Army Homes Test Zero Energy Design
It’s all about saving green —funds that are now sensibly invested in projects and technology that use energy frugally. Government buyers are guided by ever-more stringent mandates to invest responsibly.
A large military housing project at Fort Campbell, Ky., is a good example of tax dollar stewardship.
After two years in design and construction, two zero energy homes are occupied by Army families. LEED Platinum is being pursued for the homes in the military housing development and now serve as part of a test project for future military building projects.
“The zero energy homes are being compared to two adjacent baseline homes, all equipped with identical monitoring systems,” explained Patrick Tahaney, Campbell Crossing development manager. “Over the next four seasons, we’ll be gathering data from these homes, information we’ll use when we enter phase two of the project.”
Partnered with the U.S. Department of Defense, Actus Lend Lease — a community development organization, specializing in large, complex housing projects — is using these two homes as a prototype for future military housing neighborhoods. Campbell Crossing LLC is a 50-year partnership created between the Department of the Army and Actus Lend Lease through the Military Housing Privatization Initiative (MHPI). Since December 2003, Campbell Crossing has developed more than 1,000 new homes and renovated more than 2,000 homes, and will continue to finance, develop, build, renovate, and operate the site for 50 years.
“Together, we hope to build a model for zero energy to be used broadly by the construction industry, and for Department of Defense housing projects,” continued Tahaney. Through the use of photovoltaic solar arrays, each house produces as much energy as it consumes over an annual period.
Geothermal and low-impact have become synonymous, and the two homes at Fort Campbell Woodlands are no exception. Each house is equipped with a ClimateMaster Tranquility 27 water-to-air geothermal heat pump. Due to the area’s unstable limestone bedrock, no small amount of research and consideration went into designing the geoexchange field.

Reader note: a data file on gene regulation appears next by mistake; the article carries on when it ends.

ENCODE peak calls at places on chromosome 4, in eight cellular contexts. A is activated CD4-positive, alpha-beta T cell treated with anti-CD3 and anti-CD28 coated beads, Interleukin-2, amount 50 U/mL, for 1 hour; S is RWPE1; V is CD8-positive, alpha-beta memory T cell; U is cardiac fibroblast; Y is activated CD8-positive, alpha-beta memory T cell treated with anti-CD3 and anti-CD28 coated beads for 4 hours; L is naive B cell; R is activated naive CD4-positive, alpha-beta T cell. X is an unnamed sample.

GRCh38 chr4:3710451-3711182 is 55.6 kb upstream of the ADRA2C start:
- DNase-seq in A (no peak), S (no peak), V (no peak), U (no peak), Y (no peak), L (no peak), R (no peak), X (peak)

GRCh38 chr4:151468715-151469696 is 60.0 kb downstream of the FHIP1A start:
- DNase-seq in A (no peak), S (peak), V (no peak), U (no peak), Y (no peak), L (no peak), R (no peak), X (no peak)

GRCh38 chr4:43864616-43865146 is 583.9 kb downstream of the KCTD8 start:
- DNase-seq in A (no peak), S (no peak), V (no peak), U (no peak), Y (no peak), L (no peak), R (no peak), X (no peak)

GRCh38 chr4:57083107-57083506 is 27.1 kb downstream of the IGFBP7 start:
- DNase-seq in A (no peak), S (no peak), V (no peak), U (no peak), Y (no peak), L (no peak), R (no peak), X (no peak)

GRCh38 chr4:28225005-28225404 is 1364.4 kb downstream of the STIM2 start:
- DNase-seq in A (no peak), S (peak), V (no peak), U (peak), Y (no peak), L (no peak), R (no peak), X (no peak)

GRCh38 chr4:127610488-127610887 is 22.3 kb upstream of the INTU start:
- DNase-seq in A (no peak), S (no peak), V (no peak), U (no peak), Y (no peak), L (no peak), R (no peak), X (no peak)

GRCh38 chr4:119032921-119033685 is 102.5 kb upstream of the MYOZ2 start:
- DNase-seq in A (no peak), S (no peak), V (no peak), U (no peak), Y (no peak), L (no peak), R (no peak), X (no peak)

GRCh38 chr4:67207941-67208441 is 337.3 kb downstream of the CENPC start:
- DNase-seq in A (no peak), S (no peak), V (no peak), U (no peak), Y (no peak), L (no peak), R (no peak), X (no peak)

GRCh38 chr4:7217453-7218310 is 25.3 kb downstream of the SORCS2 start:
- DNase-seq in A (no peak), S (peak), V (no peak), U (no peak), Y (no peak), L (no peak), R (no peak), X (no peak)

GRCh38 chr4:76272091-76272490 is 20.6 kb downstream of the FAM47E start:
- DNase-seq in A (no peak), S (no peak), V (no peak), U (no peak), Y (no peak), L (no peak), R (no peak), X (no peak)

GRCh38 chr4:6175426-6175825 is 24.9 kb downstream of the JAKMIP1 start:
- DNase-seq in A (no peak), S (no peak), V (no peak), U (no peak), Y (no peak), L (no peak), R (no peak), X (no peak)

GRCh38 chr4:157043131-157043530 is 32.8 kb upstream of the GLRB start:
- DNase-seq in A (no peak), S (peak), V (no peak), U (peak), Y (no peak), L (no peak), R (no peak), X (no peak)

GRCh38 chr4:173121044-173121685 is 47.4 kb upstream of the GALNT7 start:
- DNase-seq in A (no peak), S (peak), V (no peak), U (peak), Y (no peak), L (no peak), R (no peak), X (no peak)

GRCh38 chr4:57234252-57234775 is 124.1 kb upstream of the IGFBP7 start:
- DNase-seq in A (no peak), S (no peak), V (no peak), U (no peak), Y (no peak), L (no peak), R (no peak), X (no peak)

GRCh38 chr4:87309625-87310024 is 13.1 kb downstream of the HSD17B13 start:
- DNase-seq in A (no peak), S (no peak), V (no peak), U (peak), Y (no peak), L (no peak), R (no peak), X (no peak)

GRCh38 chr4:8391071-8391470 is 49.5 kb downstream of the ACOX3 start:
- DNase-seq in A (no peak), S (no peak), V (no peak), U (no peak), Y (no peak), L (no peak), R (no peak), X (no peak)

“With southern Kentucky and northern Tennessee’s propensity for sinkholes and cave-ins, we generally don’t do many vertical loop installations,” said Daryl Pater, owner of Mainstream Heating and Cooling, in Clarksville, Tenn. “We drilled seven test wells ranging from 200 to 300 feet at Campbell’s Crossing. We wanted to assess both stability of the earth, and conductivity values.” The tests were done by Jackson & Sons Geothermal. Miller Drilling Co. in Lawrenceburg, Tenn., drilled the final wells before installation.
The tests began two years before ground was broken for the green homes. The seven test wells successfully muted all concerns about ground stability and temperature. The last two wells were piped and filled with bentonite grout to run conductivity tests. The results, combined with an estimated heat load, showed that a 375-foot-long, 6-inch diameter bore hole would serve each home optimally.
One of the grouted test wells was close enough to the construction site of the homes that it was used as part of the exchange field. “We drilled an additional 100-foot well near the 300 footer,” explained Pater. “System fluid runs from the home, through the deep well, then through the shallow well, and back to the heat pump. We just drilled the shorter well so we weren’t wasting the test well.” For the second home, one 375-foot well was drilled.
Mainstream Heating and Cooling specializes in green HVAC. From pond loops to direct exchange systems, the company tackles a variety of different projects involving geothermal equipment. “We do a good volume of geothermal work, but in this area, the demand just isn’t high enough to make it